Superconductor passivated by an organic film and a method for forming the organic film

- Fujitsu Limited

A ceramic superconductor layer formed on a substrate is passivated by a plasma polymerized film formed on a surface of the ceramic superconductor layer so as to have a thickness of 0.5 to 100 nm, by a conventional plasma discharging method using an organic gas such as trifluoromethane gas. According to spectroscopic analysis, the plasma polymerized film includes fluorocarbon bonds or groupings, and further, bonding between fluorine and yttrium, barium and copper is observed at the interface between the ceramic superconductor layer and the plasma polymerized film. An electronic minute device including the ceramic superconductor layer is fabricated by conventional patterning of the ceramic superconductor layer passivated by the plasma polymerized film.

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Description

BACKGROUND OF THE INVENTION

The present invention relates to a superconductor passivated by an organic film and to a method of forming the organic film on a surface of the superconductor. The organic film prevents deterioration of the superconduction property of the superconductor caused by annealing in air and soaking in water.

Generally, a superconductor has the following nature in a fabrication process of the superconductor: the Tc value has a proper value at the beginning of the fabrication, however, as time goes by, the property of the superconductor deteriorates so that the Tc value decreases and the electrical resistivity increases. This has been a problem in practical use, and above all the superconductivity is greatly affected by annealing in air and/or soaking in water so as to be lowered. Particularly, when the superconductor is formed into a thin layer for application to a microelectronic device such as a Josephson junction device, a Superconducting Quantum Interference Device (SQUID) and a hybrid device combining the superconductor and a semiconductor, the problem due to humidity and/or annealing in air and soaking in water becomes an obstacle for fabricating the minute electrical device.

Therefore, an object of the present invention is to improve a superconductor so that the superconductor is less influenced by the humidity around the superconductor and/or the temperature of the superconductor even with the passage of time.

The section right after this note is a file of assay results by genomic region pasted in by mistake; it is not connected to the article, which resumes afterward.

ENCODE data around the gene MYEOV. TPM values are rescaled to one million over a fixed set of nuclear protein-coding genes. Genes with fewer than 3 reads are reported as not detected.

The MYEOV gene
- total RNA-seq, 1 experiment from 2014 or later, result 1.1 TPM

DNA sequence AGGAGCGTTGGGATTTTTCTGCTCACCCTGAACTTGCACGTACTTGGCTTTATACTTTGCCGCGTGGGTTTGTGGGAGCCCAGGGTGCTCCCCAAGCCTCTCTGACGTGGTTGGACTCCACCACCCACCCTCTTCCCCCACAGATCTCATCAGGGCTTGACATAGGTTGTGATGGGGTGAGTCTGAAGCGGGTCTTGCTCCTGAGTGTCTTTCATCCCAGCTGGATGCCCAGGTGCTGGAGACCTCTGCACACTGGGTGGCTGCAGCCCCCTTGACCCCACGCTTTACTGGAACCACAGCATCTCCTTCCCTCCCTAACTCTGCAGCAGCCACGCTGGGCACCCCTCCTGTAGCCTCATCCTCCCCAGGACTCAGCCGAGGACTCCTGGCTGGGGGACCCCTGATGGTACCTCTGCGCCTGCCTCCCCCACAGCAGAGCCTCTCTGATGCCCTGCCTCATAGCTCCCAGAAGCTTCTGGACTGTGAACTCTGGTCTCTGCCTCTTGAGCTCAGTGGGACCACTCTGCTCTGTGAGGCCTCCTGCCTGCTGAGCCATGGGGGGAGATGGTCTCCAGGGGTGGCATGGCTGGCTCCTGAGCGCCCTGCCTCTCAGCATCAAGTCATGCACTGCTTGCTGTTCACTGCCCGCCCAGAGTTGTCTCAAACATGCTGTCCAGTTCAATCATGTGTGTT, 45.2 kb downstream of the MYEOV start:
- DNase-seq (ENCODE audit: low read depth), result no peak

Another object of the present invention is to increase the life of products comprised of a superconductor.

Still another object of the present invention is to increase the reliability of a superconductor.

Yet another object of the present invention is to improve a fabrication process of a minute electrical device comprised of a superconductor so as to be performed easily and at low cost.

SUMMARY OF THE INVENTION

The above objects are accomplished by passivating a superconductor by using an organic film formed on the surface of the superconductor. The passivation organic film has bonds containing carbon (C) and fluorine (F), such as difluorocarbon (CF.sub.2), trifluorocarbon (CF.sub.3) and monofluorocarbon (CF) bonds. The passivation organic film is a polymerized film formed on the surface of the superconductor by a plasma discharging method performed by setting the superconductor in a plasma chamber and supplying fluoride compound gases thereinto. The fluoride compound gases are compounds such as fluoroolefins such as fluoromethane (CH.sub.4-x F.sub.x), fluoroethane (C.sub.2 H.sub.6-x F.sub.x), tetrafluoroethylene (C.sub.2 F.sub.4) or hexafluoropropylene (C.sub.3 F.sub.6) and aromatic fluorohydrocarbons such as vinylidene fluoride (CH.sub.2 CF.sub.2), vinyl fluoride (CH.sub.2 CHF) or benzotrifluoride (C.sub.6 H.sub.5 CF.sub.3). Therefore, the passivation organic film is called the "plasma polymerized film" here.

The plasma polymerized film is formed on the superconductor and protects the superconductor from deterioration caused by annealing in air and soaking in water, so that the superconductivity property can be maintained and not deteriorated with passage of time. Applying the plasma polymerized film to the surface of the superconductor, the water-resisting and the heat-resisting property of the superconductor can be kept to a value established at an initial time of fabrication. In other words, the problem of decreasing Tc value and/or increasing resistivity of the superconductor can be improved. Therefore, when the superconductor passivated by the plasma polymerized film is fabricated to a thin layer and applied to a minute electrical device such as a Josephson junction device, the minute electrical device can be easily fabricated, for example, by performing patterning, using an organic solvent such as acetone, an acid such as nitric acid and hydrofluoric acid and water.